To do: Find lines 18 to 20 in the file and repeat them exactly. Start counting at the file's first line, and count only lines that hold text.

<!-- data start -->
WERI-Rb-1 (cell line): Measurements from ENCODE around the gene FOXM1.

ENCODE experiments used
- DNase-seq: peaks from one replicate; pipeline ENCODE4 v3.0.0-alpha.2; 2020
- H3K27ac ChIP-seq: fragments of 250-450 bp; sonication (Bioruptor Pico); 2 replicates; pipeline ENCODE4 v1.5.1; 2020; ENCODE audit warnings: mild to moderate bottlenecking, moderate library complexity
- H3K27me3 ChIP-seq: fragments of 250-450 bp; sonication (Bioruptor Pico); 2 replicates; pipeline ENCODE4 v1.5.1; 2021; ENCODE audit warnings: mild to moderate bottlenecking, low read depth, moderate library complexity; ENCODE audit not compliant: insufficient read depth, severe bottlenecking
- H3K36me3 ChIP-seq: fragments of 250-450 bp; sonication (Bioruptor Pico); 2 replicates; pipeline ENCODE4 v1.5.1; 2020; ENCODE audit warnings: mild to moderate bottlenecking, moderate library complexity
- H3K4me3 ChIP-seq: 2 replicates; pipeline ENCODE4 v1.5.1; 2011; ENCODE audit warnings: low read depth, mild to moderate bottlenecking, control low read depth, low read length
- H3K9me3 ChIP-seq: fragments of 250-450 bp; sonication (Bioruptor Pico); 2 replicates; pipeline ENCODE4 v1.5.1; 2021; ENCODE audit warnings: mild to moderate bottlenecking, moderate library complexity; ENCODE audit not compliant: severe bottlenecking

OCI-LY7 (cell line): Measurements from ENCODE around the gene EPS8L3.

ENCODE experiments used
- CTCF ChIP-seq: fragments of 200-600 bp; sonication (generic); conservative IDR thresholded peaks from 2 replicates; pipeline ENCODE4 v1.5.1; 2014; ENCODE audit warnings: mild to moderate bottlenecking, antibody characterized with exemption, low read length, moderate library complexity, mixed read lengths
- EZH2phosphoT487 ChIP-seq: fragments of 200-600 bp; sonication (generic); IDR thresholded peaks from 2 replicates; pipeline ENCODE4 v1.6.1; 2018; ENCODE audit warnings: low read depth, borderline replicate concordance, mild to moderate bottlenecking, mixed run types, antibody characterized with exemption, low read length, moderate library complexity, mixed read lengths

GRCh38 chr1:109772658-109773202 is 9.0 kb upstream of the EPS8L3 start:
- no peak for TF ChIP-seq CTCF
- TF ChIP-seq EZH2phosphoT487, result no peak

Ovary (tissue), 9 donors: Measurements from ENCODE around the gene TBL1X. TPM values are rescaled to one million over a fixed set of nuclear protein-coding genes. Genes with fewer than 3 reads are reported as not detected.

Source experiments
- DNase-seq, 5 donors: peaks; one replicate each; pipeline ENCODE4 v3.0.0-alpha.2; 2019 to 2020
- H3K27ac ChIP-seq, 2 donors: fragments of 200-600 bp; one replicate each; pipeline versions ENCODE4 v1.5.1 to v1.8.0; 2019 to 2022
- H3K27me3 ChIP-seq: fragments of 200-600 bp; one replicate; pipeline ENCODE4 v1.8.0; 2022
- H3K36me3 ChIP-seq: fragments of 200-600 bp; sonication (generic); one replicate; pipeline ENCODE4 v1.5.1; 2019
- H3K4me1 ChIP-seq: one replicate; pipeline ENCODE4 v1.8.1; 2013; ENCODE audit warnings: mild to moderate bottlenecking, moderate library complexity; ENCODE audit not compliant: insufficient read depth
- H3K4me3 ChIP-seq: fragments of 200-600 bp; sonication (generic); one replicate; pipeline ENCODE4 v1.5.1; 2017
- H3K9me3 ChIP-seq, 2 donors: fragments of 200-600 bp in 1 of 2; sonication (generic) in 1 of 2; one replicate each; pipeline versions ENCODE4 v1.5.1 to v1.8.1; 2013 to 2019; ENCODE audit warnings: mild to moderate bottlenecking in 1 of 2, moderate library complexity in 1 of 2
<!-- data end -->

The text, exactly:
- DNase-seq, 5 donors: peaks; one replicate each; pipeline ENCODE4 v3.0.0-alpha.2; 2019 to 2020
- H3K27ac ChIP-seq, 2 donors: fragments of 200-600 bp; one replicate each; pipeline versions ENCODE4 v1.5.1 to v1.8.0; 2019 to 2022
- H3K27me3 ChIP-seq: fragments of 200-600 bp; one replicate; pipeline ENCODE4 v1.8.0; 2022